Generating the private key


  1. Login to the server with an administrator account.


  1. Run the following command to generate a 2048-bit Diffie-Hellman parameter:


sudo openssl dhparam -out /etc/ssl/private/dhparam.pem 2048



  1. Run the following command to generate a private RSA 2048-bit key without password:


sudo openssl genrsa -out /etc/ssl/private/www.fairssl.dk.key 2048



We create the private key in /etc/ssl/private/ because it is a secured folder specifically created for this purpose.


Do not ever send the private key to us in an email.

The private key file should be kept secure and should not leave the server. It is not possible to use smaller keys like RSA 1024-bit.


Generating the CSR


  1. Run the following command to create a CSR with the private key you created:


sudo openssl req -new -key /etc/ssl/private/www.fairssl.dk.key -out /etc/ssl/private/www.fairssl.dk.csr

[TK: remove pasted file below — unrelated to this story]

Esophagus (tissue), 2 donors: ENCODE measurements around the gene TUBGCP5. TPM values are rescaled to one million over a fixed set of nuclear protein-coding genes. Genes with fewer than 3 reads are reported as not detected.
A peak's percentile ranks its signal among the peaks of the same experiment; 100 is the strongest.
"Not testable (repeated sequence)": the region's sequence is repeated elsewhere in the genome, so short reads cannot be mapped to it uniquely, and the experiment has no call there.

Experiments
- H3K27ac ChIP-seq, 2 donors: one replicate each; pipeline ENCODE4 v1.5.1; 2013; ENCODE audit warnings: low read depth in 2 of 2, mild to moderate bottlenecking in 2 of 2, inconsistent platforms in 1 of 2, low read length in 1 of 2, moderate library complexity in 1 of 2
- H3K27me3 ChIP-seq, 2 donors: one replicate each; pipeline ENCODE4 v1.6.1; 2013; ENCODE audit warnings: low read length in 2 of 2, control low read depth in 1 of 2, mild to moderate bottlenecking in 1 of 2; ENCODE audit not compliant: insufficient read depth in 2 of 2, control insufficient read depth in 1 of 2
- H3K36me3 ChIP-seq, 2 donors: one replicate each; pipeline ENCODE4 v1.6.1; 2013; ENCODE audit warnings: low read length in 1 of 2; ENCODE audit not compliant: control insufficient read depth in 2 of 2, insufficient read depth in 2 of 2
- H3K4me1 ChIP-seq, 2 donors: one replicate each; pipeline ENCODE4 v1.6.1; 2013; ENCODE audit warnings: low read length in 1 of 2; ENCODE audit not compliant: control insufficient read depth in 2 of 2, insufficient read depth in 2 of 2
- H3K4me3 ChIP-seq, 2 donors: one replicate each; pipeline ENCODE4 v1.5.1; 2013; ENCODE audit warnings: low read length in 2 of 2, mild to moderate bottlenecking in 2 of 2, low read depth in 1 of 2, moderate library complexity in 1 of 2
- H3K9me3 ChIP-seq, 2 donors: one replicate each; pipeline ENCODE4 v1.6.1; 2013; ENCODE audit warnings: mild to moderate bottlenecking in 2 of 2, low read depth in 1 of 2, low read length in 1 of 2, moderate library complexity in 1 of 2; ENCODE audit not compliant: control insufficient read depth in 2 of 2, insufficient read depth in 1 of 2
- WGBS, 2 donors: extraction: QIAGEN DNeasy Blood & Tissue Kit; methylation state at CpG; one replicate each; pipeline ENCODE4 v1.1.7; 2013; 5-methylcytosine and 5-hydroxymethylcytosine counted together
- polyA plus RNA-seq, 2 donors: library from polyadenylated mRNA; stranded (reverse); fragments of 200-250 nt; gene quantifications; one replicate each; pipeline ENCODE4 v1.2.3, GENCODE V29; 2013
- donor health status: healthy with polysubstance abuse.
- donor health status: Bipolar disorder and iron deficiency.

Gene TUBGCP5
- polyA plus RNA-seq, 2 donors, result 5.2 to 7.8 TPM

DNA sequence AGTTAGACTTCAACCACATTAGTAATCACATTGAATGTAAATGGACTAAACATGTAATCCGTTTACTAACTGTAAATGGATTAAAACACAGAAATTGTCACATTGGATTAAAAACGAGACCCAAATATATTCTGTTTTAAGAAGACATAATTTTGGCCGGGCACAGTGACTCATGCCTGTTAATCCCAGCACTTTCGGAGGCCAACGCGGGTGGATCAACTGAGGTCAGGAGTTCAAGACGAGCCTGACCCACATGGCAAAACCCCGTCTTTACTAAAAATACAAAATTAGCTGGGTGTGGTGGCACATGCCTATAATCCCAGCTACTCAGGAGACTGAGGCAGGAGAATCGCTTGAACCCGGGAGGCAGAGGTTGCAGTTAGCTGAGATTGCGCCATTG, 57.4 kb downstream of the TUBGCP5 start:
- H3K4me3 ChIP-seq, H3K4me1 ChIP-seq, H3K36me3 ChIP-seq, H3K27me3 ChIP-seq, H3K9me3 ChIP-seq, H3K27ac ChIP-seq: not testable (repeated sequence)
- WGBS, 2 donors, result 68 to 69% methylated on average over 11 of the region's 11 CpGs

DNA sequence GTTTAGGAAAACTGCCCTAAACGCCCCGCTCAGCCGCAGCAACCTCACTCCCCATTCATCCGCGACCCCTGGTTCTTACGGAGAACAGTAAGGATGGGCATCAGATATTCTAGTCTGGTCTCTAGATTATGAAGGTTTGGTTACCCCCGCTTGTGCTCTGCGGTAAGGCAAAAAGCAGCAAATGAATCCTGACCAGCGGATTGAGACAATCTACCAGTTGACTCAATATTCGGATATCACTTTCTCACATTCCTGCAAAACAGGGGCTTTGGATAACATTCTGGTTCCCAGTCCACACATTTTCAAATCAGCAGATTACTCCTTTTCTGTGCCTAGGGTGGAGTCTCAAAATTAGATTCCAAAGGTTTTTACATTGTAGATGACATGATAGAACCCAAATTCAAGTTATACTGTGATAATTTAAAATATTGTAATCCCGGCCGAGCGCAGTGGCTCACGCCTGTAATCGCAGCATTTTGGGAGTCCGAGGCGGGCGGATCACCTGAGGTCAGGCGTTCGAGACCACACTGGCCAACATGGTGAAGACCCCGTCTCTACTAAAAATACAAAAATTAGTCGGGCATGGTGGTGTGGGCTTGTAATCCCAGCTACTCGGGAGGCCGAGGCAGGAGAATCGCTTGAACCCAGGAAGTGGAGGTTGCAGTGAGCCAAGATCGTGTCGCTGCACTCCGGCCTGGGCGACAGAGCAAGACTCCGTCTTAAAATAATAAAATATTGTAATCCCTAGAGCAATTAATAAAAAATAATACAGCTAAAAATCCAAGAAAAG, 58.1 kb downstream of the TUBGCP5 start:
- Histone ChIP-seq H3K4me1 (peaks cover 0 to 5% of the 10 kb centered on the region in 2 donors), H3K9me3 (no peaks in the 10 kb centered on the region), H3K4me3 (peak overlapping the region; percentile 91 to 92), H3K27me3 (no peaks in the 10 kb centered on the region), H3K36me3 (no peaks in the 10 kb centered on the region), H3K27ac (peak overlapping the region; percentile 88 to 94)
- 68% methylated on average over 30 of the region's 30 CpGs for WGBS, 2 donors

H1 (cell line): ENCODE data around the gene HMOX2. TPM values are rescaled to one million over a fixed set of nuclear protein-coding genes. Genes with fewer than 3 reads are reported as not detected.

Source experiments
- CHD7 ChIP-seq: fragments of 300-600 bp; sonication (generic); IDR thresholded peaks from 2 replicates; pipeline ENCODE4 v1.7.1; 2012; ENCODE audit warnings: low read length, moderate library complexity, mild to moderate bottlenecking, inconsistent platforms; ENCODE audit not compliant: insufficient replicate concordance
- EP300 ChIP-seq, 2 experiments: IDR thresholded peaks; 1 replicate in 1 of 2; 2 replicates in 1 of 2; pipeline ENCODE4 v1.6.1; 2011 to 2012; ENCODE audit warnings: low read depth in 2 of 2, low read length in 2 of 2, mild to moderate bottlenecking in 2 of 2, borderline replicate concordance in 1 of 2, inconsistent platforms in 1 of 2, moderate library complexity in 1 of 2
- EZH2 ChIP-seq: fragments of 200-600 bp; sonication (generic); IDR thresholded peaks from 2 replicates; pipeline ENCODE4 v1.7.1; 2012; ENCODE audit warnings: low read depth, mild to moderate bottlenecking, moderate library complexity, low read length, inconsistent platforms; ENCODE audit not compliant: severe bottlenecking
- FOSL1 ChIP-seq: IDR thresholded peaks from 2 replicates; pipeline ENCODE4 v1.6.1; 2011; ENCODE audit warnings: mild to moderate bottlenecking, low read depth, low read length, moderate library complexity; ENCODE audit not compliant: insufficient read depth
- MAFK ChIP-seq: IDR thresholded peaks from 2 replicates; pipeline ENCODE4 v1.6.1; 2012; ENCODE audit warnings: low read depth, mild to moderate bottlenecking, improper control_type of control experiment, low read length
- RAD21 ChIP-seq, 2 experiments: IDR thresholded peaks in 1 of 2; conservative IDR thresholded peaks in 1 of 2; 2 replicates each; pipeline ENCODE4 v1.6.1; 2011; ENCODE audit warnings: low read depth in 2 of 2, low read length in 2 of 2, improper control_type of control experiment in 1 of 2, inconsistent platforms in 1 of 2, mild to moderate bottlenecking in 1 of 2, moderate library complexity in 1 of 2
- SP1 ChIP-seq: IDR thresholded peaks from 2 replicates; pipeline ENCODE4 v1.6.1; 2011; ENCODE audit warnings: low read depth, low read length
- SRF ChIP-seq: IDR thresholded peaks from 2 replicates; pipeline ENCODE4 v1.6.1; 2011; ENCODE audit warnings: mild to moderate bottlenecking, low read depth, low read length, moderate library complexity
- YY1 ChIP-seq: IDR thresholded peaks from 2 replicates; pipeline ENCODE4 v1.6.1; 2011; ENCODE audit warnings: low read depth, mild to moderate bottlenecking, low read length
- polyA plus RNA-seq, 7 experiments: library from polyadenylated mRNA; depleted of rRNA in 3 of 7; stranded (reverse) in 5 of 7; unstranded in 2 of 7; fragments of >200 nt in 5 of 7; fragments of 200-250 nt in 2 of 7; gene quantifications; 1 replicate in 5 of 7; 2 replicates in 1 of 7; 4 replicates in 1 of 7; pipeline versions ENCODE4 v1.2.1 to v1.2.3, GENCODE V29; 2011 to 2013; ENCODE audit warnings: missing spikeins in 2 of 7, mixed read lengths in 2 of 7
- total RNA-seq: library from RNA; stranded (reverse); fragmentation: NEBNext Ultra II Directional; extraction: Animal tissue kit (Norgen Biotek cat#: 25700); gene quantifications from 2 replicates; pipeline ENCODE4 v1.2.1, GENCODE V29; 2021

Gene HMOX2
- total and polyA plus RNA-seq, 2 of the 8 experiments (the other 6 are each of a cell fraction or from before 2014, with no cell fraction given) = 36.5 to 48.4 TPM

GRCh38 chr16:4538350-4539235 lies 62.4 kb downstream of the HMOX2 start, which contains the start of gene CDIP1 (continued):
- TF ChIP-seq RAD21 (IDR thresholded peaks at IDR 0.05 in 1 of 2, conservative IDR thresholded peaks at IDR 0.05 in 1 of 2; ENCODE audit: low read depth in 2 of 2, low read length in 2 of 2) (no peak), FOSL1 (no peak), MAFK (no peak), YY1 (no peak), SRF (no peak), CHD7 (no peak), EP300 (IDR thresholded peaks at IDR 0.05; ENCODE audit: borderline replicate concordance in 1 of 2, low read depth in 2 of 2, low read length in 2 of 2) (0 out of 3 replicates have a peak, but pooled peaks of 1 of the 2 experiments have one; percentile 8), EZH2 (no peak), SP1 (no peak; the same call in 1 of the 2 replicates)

If you have chosen to secure the private key with a password (not shown in this guide) you will be asked to enter it here.

Enter the information you collected earlier for the certificate followed by [ENTER], remember that Country Name has to be capitalised. Leave the 3 last fields empty as shown below:


Country Name: DK

State or Province Name: Norddjurs

Locality Name: Ørum Djurs

Organization Name: FairSSL A/S

Prganizational Unit Name: FairSSL A/S

Common Name: www.fairssl.dk

Email Address:

A Challenge Password:

An Optional Company Name:



  1. You can confirm that your CSR is generated correctly with the following command:


sudo openssl req -noout -text -in /etc/ssl/private/www.fairssl.dk.csr



  1. Open the CSR file with a text editor (e.g. sudo nano /etc/ssl/private/www.fairssl.dk.csr) and copy the entire text, incl. all the dashes at the beginning and end.

Insert the copied text in the CSR field during the certificate ordering.

The following is an example of a complete CSR text: